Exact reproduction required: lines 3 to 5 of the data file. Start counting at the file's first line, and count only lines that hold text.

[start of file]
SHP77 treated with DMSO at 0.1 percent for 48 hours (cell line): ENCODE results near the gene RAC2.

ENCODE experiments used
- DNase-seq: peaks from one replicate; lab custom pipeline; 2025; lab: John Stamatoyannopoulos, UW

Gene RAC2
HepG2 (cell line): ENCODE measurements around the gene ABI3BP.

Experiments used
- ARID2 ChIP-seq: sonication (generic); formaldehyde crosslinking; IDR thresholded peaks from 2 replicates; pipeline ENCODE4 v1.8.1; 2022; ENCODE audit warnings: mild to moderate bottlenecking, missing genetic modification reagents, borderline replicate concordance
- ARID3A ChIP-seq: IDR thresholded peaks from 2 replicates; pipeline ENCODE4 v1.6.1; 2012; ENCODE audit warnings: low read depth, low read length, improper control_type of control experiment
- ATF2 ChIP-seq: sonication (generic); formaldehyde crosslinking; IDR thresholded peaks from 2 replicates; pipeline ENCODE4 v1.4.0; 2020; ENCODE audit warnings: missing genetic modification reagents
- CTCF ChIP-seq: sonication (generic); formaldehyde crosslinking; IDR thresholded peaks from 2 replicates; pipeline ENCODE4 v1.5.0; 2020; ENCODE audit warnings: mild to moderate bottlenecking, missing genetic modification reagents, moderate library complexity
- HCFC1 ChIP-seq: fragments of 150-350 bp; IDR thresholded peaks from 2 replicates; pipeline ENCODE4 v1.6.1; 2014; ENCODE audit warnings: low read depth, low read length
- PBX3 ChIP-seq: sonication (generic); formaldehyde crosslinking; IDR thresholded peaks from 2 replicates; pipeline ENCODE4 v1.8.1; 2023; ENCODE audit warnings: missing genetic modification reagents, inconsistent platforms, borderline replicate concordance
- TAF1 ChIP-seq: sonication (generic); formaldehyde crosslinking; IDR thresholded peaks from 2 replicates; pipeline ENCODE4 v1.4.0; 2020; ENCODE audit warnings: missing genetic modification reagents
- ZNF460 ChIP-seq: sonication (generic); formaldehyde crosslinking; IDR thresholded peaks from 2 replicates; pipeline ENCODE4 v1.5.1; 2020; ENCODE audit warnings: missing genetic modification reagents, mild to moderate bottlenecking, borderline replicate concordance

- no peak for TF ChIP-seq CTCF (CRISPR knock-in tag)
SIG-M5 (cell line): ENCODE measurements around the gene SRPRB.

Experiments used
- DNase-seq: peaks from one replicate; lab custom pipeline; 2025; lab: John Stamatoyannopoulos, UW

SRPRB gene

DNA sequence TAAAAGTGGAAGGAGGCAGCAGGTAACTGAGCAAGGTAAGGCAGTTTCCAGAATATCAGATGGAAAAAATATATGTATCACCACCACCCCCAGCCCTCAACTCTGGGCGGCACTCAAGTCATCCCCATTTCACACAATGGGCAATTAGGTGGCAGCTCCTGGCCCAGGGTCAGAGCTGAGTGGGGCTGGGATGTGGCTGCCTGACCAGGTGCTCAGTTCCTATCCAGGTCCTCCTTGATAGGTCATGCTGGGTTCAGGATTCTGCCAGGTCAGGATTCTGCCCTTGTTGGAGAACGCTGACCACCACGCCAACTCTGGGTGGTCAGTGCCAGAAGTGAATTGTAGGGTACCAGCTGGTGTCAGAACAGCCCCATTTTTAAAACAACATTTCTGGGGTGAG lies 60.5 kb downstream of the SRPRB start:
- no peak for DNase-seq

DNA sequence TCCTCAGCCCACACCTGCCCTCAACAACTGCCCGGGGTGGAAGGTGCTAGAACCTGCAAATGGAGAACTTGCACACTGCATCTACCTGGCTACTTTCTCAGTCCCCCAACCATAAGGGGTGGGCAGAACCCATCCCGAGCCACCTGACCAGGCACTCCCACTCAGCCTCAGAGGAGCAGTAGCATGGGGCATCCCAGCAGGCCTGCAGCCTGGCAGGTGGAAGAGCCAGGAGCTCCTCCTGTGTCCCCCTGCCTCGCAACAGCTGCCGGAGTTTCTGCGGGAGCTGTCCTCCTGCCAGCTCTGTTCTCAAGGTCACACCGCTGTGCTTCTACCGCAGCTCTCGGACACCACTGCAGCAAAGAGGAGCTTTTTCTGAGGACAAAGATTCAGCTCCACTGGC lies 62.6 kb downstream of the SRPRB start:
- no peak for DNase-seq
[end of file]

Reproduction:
- DNase-seq: peaks from one replicate; lab custom pipeline; 2025; lab: John Stamatoyannopoulos, UW

Gene RAC2
HepG2 (cell line): ENCODE measurements around the gene ABI3BP.